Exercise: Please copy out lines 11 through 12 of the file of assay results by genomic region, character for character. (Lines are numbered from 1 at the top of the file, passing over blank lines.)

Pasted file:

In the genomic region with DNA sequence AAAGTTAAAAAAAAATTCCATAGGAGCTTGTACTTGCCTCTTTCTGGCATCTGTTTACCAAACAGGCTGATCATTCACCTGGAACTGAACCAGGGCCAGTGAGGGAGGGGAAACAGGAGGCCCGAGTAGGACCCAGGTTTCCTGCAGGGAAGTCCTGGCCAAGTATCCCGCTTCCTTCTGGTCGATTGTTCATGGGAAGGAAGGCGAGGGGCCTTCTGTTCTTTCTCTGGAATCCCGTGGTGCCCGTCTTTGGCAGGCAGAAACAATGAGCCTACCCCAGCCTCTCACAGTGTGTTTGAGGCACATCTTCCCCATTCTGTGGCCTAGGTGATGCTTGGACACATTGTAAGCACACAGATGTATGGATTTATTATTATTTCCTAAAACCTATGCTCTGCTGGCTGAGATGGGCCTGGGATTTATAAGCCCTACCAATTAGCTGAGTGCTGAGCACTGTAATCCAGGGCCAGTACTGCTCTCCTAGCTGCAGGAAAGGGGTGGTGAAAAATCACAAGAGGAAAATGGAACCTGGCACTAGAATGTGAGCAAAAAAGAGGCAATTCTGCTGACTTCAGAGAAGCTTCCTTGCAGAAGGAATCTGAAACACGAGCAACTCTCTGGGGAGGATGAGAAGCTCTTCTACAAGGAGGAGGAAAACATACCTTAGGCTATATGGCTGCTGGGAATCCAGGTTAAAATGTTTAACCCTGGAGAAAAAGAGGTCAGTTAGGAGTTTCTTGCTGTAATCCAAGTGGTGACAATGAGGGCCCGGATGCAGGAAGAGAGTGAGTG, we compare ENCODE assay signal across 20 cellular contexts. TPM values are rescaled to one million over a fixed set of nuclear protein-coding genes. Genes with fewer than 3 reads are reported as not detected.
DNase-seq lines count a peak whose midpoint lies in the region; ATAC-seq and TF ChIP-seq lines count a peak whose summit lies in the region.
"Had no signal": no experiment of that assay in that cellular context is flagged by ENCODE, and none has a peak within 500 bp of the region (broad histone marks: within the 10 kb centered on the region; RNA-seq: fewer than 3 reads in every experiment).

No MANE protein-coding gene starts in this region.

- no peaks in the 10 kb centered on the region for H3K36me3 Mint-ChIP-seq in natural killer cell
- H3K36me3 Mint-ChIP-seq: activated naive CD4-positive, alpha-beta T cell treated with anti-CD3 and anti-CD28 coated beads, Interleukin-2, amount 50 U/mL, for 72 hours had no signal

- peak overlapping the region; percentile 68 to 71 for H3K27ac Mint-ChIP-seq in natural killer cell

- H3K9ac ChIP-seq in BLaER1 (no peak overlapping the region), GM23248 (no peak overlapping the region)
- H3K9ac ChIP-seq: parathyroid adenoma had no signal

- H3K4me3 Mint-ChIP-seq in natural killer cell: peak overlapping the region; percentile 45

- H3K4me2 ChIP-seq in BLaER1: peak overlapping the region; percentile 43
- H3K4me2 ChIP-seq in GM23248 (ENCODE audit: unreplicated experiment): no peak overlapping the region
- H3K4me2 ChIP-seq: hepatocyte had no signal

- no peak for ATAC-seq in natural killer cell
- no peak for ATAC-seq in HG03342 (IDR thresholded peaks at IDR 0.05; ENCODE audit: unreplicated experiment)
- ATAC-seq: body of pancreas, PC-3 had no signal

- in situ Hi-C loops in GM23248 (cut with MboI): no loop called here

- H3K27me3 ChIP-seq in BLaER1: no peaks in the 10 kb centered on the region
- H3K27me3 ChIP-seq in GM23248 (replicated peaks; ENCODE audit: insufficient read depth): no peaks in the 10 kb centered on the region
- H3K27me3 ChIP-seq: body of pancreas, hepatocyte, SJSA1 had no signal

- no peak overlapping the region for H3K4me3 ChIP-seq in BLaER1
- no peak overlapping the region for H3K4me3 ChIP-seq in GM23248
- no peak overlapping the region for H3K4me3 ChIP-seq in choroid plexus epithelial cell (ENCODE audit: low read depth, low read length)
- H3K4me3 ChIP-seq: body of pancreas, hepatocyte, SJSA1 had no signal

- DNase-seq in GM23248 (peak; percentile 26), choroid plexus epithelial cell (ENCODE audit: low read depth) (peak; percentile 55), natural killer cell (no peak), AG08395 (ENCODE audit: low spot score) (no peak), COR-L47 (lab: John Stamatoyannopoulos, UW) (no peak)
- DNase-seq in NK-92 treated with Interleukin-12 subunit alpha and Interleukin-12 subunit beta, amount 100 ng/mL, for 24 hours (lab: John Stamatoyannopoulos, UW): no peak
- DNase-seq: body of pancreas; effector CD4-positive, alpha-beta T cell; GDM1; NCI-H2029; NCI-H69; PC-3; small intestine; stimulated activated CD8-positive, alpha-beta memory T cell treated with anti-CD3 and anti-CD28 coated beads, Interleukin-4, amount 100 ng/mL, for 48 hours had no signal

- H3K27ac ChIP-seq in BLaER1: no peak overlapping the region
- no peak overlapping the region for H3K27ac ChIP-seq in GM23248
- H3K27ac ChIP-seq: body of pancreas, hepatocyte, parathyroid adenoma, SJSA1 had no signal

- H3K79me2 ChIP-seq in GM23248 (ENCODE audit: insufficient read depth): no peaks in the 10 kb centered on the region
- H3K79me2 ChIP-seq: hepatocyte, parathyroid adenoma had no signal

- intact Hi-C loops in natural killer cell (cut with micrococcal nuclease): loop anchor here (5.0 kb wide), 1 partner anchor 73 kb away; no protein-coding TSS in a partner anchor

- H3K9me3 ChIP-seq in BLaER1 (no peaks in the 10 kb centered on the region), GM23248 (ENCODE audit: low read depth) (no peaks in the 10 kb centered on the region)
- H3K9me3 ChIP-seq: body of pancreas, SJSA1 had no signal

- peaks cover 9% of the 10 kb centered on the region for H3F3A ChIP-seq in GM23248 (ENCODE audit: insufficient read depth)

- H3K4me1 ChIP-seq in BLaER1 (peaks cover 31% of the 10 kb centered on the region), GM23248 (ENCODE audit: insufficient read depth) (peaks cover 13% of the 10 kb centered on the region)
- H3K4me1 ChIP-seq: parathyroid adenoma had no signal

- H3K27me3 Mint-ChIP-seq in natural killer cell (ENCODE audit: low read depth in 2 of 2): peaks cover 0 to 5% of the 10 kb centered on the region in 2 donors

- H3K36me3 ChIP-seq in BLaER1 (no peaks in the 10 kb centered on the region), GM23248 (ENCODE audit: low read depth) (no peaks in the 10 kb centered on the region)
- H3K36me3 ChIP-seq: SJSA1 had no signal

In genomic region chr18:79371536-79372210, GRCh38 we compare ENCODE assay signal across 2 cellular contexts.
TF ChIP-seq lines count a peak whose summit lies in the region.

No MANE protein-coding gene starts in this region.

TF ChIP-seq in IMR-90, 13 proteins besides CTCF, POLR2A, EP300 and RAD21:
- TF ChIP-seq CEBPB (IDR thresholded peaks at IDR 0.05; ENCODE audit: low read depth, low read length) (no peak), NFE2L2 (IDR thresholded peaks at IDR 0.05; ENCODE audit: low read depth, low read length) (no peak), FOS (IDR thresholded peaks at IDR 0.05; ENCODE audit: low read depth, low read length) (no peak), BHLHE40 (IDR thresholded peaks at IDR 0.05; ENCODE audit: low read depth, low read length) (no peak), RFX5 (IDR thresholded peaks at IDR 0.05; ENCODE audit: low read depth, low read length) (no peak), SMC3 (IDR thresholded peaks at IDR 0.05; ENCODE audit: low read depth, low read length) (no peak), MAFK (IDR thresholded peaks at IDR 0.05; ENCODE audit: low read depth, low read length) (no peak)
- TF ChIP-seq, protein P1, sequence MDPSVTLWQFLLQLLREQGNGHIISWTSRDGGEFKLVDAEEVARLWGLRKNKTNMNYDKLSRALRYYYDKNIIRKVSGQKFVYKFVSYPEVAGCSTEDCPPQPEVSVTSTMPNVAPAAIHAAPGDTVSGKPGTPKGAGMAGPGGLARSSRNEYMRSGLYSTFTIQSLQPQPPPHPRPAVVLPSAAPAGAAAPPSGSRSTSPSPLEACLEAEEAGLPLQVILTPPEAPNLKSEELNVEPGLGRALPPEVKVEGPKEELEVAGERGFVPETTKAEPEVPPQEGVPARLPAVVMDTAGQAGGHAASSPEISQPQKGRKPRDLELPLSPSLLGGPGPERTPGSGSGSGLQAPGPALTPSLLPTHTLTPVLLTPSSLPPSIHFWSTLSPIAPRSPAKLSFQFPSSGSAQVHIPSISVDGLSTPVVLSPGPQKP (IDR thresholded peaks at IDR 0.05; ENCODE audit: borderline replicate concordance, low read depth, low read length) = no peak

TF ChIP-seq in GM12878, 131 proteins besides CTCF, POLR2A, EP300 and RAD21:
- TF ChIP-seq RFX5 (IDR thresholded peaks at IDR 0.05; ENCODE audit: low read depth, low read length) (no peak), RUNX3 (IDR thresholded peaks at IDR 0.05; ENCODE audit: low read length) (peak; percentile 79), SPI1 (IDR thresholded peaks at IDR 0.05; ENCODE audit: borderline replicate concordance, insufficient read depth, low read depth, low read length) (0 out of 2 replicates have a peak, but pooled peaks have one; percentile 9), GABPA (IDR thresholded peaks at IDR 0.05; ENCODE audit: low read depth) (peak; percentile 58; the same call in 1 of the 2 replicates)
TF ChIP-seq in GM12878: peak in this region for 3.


- H3K4me2 ChIP-seq in BLaER1: peak overlapping the region; percentile 43
- H3K4me2 ChIP-seq in GM23248 (ENCODE audit: unreplicated experiment): no peak overlapping the region